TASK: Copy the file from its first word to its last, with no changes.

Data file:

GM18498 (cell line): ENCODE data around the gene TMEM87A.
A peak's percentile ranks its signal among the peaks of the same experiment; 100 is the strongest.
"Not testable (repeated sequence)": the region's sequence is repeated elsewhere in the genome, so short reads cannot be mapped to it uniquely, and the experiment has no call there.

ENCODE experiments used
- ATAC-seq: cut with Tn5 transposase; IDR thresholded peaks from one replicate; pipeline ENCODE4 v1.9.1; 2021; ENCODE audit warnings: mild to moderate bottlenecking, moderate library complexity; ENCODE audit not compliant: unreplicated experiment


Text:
GM18498 (cell line): ENCODE data around the gene TMEM87A.
A peak's percentile ranks its signal among the peaks of the same experiment; 100 is the strongest.
"Not testable (repeated sequence)": the region's sequence is repeated elsewhere in the genome, so short reads cannot be mapped to it uniquely, and the experiment has no call there.

ENCODE experiments used
- ATAC-seq: cut with Tn5 transposase; IDR thresholded peaks from one replicate; pipeline ENCODE4 v1.9.1; 2021; ENCODE audit warnings: mild to moderate bottlenecking, moderate library complexity; ENCODE audit not compliant: unreplicated experiment